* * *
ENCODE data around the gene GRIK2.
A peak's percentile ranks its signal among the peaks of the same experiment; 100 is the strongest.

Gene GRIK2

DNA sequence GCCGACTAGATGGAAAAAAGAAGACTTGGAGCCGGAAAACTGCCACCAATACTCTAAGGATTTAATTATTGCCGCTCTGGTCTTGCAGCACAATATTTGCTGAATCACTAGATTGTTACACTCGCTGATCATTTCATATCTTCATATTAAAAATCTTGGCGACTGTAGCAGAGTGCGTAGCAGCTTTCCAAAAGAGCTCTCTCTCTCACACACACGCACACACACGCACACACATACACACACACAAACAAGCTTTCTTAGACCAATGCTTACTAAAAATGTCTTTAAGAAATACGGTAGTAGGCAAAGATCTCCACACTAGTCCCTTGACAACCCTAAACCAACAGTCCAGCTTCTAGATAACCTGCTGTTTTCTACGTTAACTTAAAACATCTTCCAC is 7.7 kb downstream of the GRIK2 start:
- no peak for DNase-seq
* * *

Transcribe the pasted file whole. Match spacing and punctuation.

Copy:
ENCODE data around the gene GRIK2.
A peak's percentile ranks its signal among the peaks of the same experiment; 100 is the strongest.

Gene GRIK2

DNA sequence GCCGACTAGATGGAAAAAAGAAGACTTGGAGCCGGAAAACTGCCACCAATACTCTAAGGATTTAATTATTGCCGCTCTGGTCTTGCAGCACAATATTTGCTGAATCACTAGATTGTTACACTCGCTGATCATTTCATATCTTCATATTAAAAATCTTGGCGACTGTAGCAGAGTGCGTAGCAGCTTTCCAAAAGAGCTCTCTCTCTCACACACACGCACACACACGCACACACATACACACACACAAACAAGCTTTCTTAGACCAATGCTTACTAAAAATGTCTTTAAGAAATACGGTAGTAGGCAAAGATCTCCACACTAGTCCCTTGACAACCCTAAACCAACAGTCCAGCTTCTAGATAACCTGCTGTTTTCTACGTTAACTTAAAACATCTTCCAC is 7.7 kb downstream of the GRIK2 start:
- no peak for DNase-seq